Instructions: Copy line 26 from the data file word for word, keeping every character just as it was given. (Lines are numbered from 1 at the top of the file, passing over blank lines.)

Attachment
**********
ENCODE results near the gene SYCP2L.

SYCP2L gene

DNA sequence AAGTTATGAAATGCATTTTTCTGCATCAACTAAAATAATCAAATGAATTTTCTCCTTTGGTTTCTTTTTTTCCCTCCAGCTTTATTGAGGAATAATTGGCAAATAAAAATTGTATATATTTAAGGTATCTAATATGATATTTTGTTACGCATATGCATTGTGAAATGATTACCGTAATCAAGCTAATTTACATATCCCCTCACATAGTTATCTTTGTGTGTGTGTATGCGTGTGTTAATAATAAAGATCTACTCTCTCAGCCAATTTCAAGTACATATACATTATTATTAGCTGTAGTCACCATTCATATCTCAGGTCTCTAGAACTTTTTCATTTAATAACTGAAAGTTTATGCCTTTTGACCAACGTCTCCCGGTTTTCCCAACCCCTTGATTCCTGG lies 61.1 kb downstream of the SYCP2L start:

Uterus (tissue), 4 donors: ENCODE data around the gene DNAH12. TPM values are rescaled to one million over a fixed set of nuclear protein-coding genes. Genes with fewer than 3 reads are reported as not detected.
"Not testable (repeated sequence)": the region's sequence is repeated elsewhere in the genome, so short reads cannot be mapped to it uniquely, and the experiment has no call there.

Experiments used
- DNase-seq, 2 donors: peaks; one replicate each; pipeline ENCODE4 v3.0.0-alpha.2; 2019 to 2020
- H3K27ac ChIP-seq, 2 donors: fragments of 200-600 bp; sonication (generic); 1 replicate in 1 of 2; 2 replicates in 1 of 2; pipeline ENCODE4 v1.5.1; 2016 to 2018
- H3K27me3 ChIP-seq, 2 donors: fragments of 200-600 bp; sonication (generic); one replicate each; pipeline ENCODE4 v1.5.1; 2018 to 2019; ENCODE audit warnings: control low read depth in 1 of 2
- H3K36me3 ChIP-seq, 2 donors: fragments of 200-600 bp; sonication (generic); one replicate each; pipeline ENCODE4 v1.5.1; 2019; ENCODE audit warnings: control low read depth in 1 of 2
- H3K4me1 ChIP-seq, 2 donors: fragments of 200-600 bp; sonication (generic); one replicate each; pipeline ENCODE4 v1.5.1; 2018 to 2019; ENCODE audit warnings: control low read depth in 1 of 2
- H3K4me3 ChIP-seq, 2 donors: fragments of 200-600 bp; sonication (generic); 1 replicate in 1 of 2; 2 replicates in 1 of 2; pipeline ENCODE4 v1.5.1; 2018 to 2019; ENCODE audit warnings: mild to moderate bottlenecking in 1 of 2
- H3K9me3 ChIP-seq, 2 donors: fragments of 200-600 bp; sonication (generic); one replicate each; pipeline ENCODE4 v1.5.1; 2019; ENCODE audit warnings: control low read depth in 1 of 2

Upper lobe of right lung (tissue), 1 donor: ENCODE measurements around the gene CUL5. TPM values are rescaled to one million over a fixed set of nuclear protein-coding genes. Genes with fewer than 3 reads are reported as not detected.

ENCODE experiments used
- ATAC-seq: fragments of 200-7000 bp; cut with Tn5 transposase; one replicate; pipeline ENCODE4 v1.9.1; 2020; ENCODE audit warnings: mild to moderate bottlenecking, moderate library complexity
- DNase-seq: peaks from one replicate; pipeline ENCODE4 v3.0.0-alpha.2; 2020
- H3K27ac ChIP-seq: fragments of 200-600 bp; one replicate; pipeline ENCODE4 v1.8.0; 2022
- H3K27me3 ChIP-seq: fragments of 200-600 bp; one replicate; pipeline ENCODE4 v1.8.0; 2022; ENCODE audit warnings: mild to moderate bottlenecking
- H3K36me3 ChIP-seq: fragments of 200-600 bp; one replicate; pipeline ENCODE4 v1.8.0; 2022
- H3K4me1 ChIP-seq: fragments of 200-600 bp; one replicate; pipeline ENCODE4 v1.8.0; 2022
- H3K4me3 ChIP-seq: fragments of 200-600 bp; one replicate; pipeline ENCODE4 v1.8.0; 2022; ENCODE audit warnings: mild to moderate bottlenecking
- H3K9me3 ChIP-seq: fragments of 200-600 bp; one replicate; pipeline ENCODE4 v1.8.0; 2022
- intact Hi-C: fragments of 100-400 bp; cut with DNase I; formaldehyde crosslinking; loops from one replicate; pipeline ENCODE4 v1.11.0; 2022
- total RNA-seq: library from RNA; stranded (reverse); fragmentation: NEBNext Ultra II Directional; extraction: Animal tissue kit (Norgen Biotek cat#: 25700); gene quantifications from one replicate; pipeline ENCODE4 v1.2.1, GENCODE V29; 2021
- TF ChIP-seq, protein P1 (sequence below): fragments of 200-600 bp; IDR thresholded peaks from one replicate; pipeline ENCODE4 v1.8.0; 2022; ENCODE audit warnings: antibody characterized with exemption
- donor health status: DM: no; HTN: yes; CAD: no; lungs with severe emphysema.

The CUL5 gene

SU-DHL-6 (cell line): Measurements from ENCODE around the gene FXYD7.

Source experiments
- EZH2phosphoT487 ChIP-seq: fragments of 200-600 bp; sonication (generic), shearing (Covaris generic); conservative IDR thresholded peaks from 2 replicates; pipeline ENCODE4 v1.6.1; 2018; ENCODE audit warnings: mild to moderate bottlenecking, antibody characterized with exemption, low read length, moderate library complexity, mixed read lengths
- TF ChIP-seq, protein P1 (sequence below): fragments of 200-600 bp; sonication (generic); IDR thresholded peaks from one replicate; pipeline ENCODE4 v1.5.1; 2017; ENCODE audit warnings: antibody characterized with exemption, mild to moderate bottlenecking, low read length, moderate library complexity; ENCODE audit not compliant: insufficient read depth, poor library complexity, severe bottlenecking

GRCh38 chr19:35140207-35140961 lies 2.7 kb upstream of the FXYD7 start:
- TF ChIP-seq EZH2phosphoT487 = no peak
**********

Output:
- TF ChIP-seq, protein P1 (sequence below): fragments of 200-600 bp; IDR thresholded peaks from one replicate; pipeline ENCODE4 v1.8.0; 2022; ENCODE audit warnings: antibody characterized with exemption